The economic health of insurance giant AIG has sparked concern among many business aircraft operators who have contacted NBAA with questions about the state of their insurance coverage.
The world didn’t necessarily become a more dangerous place on Sept. 11, 2001, but the terrorist attacks that day impressed upon business travelers just how dangerous the world can be. The knee-jerk reaction of many companies was to ban all employees from flying on company business.
If you’re the kind of pilot who relishes the moment when you flee the FBO in the crew car for a round of golf or a night on the town, there is a phalanx of insurers and associations that are out to change your lifestyle. The National Air Transportation Association (NATA), NBAA and the Flight Safety Foundation are leading the charge, staunchly backed by insurance companies such as U.S. Aviation Underwriters.
To better understand insurance it helps to understand what it really is. The historical foundation of insurance is that disaster can strike anyone, at any time. The concept of insurance is the good fortune of many helping provide for the bad fortune of a few.
There was no such thing as aviation insurance when Shakespeare penned, in Henry VI, “The first thing we do, let’s kill all the lawyers.” If there had been, the quote might have been a bit longer, according to many in the industry. Next to lawyers, everyone loves to hate insurance agents and underwriters.
With the country in mourning for the tremendous loss of life from the terrorist attacks, the financial loss seemed to pale by comparison. But as Americans began to recover from the initial shock, the economic concerns loomed darker, and the insurance industry was among the first to feel the fiscal effects. It was also one of the first to put measures into effect to minimize losses and recover from the economic blow.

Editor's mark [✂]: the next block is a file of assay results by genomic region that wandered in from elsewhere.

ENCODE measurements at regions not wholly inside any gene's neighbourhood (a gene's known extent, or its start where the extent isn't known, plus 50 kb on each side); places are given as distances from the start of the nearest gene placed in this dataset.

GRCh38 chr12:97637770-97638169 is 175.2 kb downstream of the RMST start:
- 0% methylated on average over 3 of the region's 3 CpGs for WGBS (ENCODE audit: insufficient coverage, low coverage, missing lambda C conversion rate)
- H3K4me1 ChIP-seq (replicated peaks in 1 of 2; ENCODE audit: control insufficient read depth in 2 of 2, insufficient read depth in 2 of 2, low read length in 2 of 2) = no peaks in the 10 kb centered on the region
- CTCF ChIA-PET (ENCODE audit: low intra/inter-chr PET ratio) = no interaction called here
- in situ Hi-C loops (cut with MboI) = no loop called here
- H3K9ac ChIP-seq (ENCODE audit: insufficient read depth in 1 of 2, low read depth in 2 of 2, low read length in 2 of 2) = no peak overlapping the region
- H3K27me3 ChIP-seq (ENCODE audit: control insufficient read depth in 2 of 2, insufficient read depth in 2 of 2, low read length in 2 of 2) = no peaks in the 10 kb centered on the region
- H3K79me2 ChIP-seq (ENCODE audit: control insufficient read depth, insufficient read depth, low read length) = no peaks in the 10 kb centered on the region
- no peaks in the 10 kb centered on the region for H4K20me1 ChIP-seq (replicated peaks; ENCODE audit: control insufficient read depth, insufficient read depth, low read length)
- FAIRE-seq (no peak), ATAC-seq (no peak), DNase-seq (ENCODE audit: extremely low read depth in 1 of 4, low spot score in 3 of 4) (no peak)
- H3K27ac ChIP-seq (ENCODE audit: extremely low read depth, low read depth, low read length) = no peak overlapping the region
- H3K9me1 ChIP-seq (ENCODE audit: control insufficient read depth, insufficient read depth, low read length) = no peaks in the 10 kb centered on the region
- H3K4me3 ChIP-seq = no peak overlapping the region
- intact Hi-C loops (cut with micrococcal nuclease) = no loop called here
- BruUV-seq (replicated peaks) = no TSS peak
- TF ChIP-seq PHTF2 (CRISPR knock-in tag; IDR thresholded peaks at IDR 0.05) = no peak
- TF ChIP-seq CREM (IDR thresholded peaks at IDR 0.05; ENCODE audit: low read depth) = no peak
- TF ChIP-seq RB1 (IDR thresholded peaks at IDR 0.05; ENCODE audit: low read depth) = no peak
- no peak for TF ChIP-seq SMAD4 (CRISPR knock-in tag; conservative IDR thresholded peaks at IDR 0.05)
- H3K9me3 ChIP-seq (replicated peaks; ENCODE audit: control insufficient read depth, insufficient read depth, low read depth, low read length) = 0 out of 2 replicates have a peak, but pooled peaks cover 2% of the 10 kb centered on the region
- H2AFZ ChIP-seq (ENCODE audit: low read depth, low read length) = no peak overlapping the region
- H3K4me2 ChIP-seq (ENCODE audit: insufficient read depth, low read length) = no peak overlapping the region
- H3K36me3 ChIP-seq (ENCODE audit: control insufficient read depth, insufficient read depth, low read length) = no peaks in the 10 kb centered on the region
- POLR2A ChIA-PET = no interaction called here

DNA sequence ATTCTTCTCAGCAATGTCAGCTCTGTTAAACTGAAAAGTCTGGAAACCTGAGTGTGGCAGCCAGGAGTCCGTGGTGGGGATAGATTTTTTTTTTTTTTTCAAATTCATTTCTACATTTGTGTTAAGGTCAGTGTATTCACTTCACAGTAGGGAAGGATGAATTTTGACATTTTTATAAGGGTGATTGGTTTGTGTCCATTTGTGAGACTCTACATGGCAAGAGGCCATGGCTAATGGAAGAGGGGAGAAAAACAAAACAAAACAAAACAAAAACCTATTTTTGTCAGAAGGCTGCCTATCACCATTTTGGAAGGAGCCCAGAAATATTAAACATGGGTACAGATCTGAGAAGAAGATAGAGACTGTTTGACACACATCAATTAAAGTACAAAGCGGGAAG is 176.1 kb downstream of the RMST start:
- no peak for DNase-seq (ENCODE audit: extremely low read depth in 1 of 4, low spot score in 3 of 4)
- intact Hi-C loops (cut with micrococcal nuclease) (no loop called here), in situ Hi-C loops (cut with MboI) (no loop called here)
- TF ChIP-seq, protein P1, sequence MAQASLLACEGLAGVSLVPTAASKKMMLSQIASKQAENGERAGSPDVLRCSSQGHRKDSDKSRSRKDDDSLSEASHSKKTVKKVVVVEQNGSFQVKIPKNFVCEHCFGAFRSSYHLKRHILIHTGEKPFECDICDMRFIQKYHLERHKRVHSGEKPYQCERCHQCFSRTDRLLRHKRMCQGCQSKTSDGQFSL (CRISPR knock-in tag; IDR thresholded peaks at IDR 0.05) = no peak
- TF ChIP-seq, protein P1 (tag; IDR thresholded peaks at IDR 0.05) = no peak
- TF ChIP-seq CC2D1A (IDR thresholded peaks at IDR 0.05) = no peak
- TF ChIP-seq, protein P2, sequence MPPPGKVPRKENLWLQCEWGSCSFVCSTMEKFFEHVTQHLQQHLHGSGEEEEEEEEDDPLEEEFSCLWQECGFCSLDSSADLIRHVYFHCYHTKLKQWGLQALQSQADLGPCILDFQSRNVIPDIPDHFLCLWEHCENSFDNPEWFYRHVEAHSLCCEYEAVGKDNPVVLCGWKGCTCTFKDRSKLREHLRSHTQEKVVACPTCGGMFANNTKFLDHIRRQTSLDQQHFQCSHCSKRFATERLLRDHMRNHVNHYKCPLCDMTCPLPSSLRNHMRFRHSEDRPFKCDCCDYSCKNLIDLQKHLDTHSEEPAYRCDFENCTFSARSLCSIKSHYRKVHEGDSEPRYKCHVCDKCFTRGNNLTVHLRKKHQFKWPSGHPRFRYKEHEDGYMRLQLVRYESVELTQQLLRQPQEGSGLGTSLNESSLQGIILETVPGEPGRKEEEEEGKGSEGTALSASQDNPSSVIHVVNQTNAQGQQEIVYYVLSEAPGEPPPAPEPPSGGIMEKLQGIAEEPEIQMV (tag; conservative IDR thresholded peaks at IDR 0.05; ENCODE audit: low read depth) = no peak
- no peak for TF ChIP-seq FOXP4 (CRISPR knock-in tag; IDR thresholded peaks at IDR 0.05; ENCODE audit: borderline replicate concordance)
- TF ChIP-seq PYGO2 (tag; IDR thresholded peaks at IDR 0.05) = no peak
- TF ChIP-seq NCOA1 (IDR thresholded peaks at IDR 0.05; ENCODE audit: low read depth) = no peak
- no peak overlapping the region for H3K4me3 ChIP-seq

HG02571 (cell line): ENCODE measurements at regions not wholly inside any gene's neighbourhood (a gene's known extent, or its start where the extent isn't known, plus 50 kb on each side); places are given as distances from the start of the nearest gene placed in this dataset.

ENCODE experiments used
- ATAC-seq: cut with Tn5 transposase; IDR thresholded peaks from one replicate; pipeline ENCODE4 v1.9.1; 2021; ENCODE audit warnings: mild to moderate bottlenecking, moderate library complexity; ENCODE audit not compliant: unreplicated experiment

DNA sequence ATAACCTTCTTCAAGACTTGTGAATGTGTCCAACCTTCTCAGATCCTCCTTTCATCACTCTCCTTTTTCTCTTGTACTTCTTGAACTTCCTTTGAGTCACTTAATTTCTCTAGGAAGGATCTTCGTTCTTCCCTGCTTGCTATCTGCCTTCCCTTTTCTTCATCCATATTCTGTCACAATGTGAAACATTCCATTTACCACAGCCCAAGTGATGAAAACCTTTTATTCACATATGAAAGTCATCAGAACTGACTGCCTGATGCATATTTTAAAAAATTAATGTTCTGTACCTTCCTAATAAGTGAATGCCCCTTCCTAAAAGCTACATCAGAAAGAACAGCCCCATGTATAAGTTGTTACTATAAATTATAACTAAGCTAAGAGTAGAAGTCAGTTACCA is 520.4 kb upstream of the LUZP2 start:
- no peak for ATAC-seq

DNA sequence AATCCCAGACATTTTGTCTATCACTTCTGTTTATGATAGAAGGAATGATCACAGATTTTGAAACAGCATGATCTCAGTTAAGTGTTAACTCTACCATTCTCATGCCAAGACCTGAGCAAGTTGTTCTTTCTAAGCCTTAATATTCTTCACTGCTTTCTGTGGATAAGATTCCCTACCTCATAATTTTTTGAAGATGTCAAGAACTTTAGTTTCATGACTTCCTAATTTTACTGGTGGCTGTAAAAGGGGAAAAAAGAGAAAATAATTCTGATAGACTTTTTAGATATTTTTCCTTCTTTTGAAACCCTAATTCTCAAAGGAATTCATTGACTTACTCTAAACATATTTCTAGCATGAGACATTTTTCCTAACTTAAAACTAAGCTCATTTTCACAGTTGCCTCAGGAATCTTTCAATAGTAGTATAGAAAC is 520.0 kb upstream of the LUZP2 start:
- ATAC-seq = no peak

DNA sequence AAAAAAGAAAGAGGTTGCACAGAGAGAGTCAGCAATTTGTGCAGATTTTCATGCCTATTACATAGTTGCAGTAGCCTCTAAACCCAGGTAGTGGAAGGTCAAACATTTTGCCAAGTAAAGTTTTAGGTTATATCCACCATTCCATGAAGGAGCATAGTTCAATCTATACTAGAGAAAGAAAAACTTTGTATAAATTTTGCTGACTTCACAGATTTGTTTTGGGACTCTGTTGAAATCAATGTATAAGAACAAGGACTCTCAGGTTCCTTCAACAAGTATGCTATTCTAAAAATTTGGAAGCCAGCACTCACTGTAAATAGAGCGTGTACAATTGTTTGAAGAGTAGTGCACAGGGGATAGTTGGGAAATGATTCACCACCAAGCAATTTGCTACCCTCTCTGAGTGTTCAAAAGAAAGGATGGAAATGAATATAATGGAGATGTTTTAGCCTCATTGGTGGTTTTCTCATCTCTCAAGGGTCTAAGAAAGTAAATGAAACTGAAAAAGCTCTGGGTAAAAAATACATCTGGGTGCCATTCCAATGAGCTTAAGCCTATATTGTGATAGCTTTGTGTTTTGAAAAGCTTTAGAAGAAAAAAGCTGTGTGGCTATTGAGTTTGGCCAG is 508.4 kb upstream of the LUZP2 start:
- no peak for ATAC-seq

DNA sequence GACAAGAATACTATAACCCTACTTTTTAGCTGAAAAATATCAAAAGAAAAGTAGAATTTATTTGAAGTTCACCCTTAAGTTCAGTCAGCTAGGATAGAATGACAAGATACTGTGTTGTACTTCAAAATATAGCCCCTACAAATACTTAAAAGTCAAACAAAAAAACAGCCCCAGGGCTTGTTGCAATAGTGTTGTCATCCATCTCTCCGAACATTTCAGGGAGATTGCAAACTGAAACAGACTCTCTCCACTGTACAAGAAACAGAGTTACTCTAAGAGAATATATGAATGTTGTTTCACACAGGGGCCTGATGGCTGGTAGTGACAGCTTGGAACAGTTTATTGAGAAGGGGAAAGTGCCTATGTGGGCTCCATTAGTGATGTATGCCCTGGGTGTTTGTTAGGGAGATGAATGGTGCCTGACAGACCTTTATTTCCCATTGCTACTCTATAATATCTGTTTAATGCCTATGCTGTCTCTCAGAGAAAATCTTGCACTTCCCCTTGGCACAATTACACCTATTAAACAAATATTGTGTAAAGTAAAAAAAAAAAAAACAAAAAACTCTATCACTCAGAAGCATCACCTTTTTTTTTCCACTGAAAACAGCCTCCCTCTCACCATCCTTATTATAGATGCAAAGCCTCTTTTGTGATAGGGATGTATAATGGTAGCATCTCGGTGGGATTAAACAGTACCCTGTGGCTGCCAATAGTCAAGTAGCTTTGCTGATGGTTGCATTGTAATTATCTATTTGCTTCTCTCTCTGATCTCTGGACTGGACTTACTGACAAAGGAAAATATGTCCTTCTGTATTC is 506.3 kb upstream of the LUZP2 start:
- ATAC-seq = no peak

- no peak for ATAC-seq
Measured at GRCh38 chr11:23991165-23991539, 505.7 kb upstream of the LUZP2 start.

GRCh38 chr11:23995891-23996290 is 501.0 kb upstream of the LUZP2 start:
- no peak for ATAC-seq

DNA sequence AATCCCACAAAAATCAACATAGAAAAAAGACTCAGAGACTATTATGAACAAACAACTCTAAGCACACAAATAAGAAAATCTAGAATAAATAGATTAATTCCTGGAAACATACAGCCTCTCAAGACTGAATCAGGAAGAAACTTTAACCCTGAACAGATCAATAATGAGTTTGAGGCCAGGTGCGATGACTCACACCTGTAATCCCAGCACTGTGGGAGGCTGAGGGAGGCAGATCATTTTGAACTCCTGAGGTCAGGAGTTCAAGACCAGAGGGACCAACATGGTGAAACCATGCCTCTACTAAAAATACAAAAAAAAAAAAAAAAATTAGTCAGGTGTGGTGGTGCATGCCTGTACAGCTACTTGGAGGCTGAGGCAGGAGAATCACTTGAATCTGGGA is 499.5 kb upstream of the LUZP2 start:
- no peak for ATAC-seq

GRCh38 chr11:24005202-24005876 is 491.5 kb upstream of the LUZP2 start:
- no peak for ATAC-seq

Travelers Aviation, part of The Travelers insurance company, made its debut at the 2007 AIA convention at Indian Wells, Calif. This year in Nashville, Gordon Murray, its president, told AIN that in the past year Travelers has booked premiums in the millions of dollars and continues to look for opportunities. “The marketplace out there is competitive.
Despite the economic uncertainty in the U.S. and abroad, the mood was decidedly upbeat at the Aviation Insurance Association (AIA) convention April 26 to 29 at
the Gaylord Opryland resort in Nashville. In fact, due in part to the downturn in financial circles, aviation insurance–a truly worldwide industry–has been experiencing a mini-boom that is benefiting the insured, large and small.
The National Air Transportation Association (NATA) has acquired the Aviation Training Institute (ATI) from Denver-based Aviation Resource Group International. ATI was formed to deliver line service training to FBOs and will dovetail with NATA’s “Safety First” certification program for line service personnel.
In the months since September 11, the insurance industry has taken a beating. Some estimates–and they are still just estimates–put the total losses in excess of $100 billion.
Within days of the terrorist attacks, it was apparent that efforts by insurers to cope with the disaster would translate to higher costs and changes in coverage limits. So far, this is being proved out.